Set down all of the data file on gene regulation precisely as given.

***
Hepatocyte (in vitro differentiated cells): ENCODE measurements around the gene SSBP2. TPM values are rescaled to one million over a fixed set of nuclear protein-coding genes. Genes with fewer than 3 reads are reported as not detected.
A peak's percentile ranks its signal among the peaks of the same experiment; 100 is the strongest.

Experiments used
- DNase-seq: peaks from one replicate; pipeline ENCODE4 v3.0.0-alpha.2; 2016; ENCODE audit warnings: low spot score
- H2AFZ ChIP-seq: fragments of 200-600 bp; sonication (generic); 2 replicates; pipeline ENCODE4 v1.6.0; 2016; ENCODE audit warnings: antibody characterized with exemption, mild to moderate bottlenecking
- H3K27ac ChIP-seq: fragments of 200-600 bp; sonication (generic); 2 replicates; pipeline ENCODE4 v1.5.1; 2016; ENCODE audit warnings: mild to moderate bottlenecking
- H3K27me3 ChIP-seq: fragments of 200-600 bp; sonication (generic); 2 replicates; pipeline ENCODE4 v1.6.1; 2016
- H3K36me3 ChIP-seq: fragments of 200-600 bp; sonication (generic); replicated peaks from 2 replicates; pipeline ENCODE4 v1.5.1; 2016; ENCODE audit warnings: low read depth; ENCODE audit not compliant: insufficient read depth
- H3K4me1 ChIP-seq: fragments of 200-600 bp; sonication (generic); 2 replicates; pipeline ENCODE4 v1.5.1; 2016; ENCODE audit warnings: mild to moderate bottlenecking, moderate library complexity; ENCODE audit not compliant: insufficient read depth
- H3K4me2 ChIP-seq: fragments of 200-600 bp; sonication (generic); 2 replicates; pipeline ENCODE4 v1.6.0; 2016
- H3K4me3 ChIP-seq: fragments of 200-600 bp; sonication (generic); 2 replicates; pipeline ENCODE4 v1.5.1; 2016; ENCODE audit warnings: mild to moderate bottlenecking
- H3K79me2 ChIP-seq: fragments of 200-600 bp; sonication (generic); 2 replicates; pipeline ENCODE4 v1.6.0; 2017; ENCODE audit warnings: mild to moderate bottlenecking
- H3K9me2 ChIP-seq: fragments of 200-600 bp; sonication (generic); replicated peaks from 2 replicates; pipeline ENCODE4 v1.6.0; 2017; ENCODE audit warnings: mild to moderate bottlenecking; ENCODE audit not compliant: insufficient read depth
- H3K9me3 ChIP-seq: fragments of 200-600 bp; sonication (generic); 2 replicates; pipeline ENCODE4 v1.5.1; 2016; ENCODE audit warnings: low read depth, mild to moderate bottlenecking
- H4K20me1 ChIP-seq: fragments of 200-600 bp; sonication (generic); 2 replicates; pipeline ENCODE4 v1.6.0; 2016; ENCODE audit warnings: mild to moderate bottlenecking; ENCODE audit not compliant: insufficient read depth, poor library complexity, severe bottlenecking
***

Hepatocyte (in vitro differentiated cells): ENCODE measurements around the gene SSBP2. TPM values are rescaled to one million over a fixed set of nuclear protein-coding genes. Genes with fewer than 3 reads are reported as not detected.
A peak's percentile ranks its signal among the peaks of the same experiment; 100 is the strongest.

Experiments used
- DNase-seq: peaks from one replicate; pipeline ENCODE4 v3.0.0-alpha.2; 2016; ENCODE audit warnings: low spot score
- H2AFZ ChIP-seq: fragments of 200-600 bp; sonication (generic); 2 replicates; pipeline ENCODE4 v1.6.0; 2016; ENCODE audit warnings: antibody characterized with exemption, mild to moderate bottlenecking
- H3K27ac ChIP-seq: fragments of 200-600 bp; sonication (generic); 2 replicates; pipeline ENCODE4 v1.5.1; 2016; ENCODE audit warnings: mild to moderate bottlenecking
- H3K27me3 ChIP-seq: fragments of 200-600 bp; sonication (generic); 2 replicates; pipeline ENCODE4 v1.6.1; 2016
- H3K36me3 ChIP-seq: fragments of 200-600 bp; sonication (generic); replicated peaks from 2 replicates; pipeline ENCODE4 v1.5.1; 2016; ENCODE audit warnings: low read depth; ENCODE audit not compliant: insufficient read depth
- H3K4me1 ChIP-seq: fragments of 200-600 bp; sonication (generic); 2 replicates; pipeline ENCODE4 v1.5.1; 2016; ENCODE audit warnings: mild to moderate bottlenecking, moderate library complexity; ENCODE audit not compliant: insufficient read depth
- H3K4me2 ChIP-seq: fragments of 200-600 bp; sonication (generic); 2 replicates; pipeline ENCODE4 v1.6.0; 2016
- H3K4me3 ChIP-seq: fragments of 200-600 bp; sonication (generic); 2 replicates; pipeline ENCODE4 v1.5.1; 2016; ENCODE audit warnings: mild to moderate bottlenecking
- H3K79me2 ChIP-seq: fragments of 200-600 bp; sonication (generic); 2 replicates; pipeline ENCODE4 v1.6.0; 2017; ENCODE audit warnings: mild to moderate bottlenecking
- H3K9me2 ChIP-seq: fragments of 200-600 bp; sonication (generic); replicated peaks from 2 replicates; pipeline ENCODE4 v1.6.0; 2017; ENCODE audit warnings: mild to moderate bottlenecking; ENCODE audit not compliant: insufficient read depth
- H3K9me3 ChIP-seq: fragments of 200-600 bp; sonication (generic); 2 replicates; pipeline ENCODE4 v1.5.1; 2016; ENCODE audit warnings: low read depth, mild to moderate bottlenecking
- H4K20me1 ChIP-seq: fragments of 200-600 bp; sonication (generic); 2 replicates; pipeline ENCODE4 v1.6.0; 2016; ENCODE audit warnings: mild to moderate bottlenecking; ENCODE audit not compliant: insufficient read depth, poor library complexity, severe bottlenecking